Birdhouse Workshop 16  Making a home for our fine-feathered friends was a new experience for many of us.  Under the direction of Jane Burke and Aaron Tulin, our workshop hosts, and thanks to Mary Ann Hindes, Education Chair and workshop coordinator, we had the opportunity to learn many new skills.

At first glance this seemed a simple process — it is a birdhouse, isn’t it?  However, carefully measuring and following instructions turned out to be a challenge for the students and the instructors’ patience!  Plus, most of us had never used a drill press or a miter saw. After a serious safety talk, we don our safety glasses and ear protectors and put the power equipment to work to construct our cedar birdhouses.

After we completed the cutting and scored foot holds for our feathered friends to easily access their home,  there was more measuring, drilling, re-measuring, and checking the fit before we could raise hammers to assemble our projects.   We had many giggles over how confusing it was to make sure the swing door was not glued close and the spacer was in place to provide ventilation.  Finally, it was ready for the roof cap and pictures of our finished houses!

The only step not completed was deciding on where in our garden to place our new home for our chickadee and titmouse friends. Following the workshop, a tour of Jane’s garden gave us many ideas on finding the perfect spot!

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Introduction to Digital Photography Workshop – May 29, 2013

Photo workshop  Many of us have entered pictures in the annual GCMGA photography contest, but knew we could have gotten the photo shot just a little better. Many of us have wanted to enter pictures, but didn’t feel confident that our pictures were contest quality. Thanks to Don Stewart and Mary Bachner, Gwinnett Master Gardeners and talented photographers, we had the opportunity to improve our photography skills.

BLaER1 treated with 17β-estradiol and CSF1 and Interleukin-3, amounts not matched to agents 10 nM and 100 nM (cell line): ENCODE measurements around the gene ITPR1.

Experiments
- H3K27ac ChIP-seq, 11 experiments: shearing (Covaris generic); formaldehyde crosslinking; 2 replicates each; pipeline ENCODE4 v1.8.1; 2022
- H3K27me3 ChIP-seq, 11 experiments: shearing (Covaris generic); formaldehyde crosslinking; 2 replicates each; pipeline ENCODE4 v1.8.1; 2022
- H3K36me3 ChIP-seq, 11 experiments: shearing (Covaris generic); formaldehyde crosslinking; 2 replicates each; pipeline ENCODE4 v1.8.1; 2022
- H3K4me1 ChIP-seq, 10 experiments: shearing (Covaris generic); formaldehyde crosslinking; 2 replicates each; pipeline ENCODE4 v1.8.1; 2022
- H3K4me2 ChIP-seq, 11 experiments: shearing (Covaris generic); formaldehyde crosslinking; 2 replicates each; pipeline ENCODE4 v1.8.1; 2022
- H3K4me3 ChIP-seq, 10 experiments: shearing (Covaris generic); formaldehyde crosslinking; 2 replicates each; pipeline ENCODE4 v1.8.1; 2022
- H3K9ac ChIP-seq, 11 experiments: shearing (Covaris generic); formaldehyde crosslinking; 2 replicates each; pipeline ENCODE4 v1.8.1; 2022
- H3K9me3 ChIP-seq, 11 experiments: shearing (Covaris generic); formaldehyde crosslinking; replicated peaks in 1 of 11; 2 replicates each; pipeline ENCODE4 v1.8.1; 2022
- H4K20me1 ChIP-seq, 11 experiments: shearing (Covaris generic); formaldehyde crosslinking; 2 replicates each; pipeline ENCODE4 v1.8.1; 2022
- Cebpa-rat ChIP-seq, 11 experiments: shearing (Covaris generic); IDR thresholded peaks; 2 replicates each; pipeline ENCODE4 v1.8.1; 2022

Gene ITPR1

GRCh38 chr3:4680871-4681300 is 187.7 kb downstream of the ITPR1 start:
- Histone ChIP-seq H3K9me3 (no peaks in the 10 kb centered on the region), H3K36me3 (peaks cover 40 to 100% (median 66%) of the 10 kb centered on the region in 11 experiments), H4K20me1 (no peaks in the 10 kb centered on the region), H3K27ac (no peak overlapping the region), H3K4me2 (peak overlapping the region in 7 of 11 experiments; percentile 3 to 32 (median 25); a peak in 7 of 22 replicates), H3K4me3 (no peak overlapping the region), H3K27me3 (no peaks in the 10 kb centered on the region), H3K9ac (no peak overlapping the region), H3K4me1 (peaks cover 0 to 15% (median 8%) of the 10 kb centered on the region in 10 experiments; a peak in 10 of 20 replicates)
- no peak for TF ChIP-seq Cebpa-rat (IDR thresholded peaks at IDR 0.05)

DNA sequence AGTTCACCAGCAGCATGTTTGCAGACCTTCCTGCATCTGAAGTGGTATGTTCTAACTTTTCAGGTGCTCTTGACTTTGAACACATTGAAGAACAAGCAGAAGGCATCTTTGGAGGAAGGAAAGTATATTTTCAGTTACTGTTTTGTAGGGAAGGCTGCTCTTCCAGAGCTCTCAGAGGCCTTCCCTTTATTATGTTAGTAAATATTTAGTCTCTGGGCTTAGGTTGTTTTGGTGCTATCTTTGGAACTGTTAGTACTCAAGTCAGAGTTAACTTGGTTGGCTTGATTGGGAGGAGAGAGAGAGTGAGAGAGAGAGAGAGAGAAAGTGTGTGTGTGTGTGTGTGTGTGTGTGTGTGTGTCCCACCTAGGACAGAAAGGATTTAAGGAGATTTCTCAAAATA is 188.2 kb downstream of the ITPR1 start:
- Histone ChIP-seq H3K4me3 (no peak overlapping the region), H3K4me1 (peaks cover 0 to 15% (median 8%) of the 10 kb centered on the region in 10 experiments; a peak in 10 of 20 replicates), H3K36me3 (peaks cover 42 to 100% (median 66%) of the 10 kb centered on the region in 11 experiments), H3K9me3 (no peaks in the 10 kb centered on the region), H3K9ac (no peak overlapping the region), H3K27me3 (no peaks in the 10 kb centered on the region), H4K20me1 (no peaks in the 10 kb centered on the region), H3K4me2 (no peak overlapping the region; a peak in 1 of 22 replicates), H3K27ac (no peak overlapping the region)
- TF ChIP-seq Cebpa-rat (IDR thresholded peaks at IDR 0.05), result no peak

Don and Mary conducted a very thorough photography workshop that provided a high level overview of digital photography.  We learned many tips for taking great photographs—including rule of thirds, using leading lines, trying different perspectives, and making the most of light and dealing with shadows.  

Don and Mary highlighted the features and benefits of various cameras, so we will be more informed in selecting the right camera for our personal photography goals.  Of course, one of of biggest obstacles in photography is understanding our camera.  We learned about aperture, shutter speed, ISO, white balance, quality settings, resolution and size as well as sensors and camera modes.  We were given tips on getting good exposure, ensuring a sharp picture, and how to make our subject stand out—or stop them in motion! 

The next step is to process these wonderful digital pictures to their greatest advantage.  To help us, Dona and Mary provided an overview of available software and a list of references and sources for even more information.  

Armed with this wealth of information and the determination to capture that “perfect” photo moment, there will certainly be even more tough competition in the GCMGA Photo Contest this year!